Says Suki, “Nothing is more important than ensuring our next generations have the skills to collect the information they need to make good decisions about their futures, and the future of our planet.”

Solarpunk Farms | Guerneville, Sonoma County

Founders Spencer Scott and Nick Schwantz with others at Solarpunk Farms. Diverse businesses in California.

“An ecotone,” says Spencer Scott, co-founder with his husband Nick Schwantz of Solarpunk Farms, “is a place where two ecosystems meet, like an estuary where a river meets an ocean. And ecotones are some of the most dynamic and biologically diverse areas on earth.”

Stir in the word ‘queer’, and you might be describing the pioneering farmstead Spencer and Nick have established in the tiny town of Guerneville, 120km/75 miles from San Francisco where they lived and worked until July 2020. Geeky for years about sustainability, permaculture and regenerative land stewardship, they accelerated a long-term plan to swap desk-based city life for a hands-on, nature-based adventure when Covid struck, and were stunned to find the first property they considered, a 10-acre former horse ranch in mature redwood forest with severely degraded soil and depleted biodiversity five minutes from a town with a strong queer community, hit all their wishlist targets.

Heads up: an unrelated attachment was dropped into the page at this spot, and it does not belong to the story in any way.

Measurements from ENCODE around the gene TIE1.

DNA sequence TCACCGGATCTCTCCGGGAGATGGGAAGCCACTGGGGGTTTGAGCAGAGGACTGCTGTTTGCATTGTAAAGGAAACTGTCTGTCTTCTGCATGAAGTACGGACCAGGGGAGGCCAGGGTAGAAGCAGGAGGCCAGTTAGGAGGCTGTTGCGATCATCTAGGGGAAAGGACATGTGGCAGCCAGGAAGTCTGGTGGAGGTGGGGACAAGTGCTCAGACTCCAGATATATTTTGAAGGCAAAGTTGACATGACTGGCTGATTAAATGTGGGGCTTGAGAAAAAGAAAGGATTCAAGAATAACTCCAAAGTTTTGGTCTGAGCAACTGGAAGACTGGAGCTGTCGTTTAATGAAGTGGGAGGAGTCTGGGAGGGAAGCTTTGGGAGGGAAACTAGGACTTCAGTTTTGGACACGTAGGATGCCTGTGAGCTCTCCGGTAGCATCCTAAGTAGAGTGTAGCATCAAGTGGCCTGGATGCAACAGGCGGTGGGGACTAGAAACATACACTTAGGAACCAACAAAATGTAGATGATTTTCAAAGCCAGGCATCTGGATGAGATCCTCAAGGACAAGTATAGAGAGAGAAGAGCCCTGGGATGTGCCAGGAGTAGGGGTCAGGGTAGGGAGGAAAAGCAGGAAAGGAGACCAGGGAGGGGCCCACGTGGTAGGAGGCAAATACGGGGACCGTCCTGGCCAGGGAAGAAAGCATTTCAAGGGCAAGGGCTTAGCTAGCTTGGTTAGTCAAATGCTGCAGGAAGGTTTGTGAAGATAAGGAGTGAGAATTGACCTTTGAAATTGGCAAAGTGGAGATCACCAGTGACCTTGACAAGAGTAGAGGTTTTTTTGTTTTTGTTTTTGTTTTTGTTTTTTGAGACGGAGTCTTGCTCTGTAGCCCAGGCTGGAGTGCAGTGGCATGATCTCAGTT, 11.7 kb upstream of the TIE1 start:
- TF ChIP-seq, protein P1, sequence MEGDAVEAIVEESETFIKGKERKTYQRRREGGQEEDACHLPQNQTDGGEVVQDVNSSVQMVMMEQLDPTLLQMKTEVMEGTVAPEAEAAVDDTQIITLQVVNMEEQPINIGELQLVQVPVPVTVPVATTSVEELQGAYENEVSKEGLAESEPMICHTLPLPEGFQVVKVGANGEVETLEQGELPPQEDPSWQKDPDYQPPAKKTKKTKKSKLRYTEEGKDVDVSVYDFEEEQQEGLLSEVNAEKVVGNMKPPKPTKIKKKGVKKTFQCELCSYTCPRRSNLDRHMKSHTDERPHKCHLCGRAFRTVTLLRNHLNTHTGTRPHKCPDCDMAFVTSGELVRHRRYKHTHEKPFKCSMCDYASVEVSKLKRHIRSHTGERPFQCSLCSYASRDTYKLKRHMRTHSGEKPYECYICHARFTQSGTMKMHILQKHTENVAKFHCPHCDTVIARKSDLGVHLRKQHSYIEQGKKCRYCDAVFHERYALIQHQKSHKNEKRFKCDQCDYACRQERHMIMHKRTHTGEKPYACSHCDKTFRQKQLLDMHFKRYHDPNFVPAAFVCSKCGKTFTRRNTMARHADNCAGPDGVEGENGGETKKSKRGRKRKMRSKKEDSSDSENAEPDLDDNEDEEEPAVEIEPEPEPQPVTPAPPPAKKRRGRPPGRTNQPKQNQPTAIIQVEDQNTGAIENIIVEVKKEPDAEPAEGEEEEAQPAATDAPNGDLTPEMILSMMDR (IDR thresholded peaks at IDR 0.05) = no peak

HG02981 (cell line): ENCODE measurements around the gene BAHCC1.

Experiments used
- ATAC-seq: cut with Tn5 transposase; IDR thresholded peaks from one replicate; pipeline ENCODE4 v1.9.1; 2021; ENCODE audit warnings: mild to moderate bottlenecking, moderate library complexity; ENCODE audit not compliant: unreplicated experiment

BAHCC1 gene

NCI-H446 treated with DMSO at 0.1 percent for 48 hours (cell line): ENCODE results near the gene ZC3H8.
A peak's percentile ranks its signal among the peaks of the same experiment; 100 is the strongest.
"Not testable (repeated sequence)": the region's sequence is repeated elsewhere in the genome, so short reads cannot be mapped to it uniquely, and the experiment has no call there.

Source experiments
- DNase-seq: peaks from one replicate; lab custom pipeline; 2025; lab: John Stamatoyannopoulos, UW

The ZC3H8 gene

“We both work – remotely now – in environmentalism, myself for a climate non-profit called One Earth, while Nick has his own brand strategy consultancy for sustainability companies. We’re climate activists, essentially, and our dream is to create a whole cultural movement around community-based regeneration.”

Spencer and Nick’s project is named for the solarpunk philosophy explored in art and literature which imagines a more optimistic and equitable future achieved by radically resetting societal systems and forging a new, productive harmony with nature and each other. A restructured community model is key to this vision, and the rookie farmers have put shared effort and reward at the heart of their model from the start, leaning on their tight network of family and friends – and, increasingly, local volunteers with an interest in progressive land stewardship – to help them with often backbreaking farming and construction projects in return for food and board, a glow of shared ownership and celebratory times spent together in the farm’s ravishing natural surroundings. The results have in two years replaced barren, sandy land with a flourishing permaculture food forest, wildflower meadow, pollinator garden and rustic event space.

“It’s been wonderful to find how resonant and inspiring what we’re doing is to people,” Spencer says. “Our ultimate aim is to embody regenerative lifestyles, make them aspirational, and create a model, a place for demonstration and education so we can have an impact beyond our property. We’re currently working on structuring a non-profit to help Guerneville and Sonoma become more sustainable, and others to do similar things with their spaces.”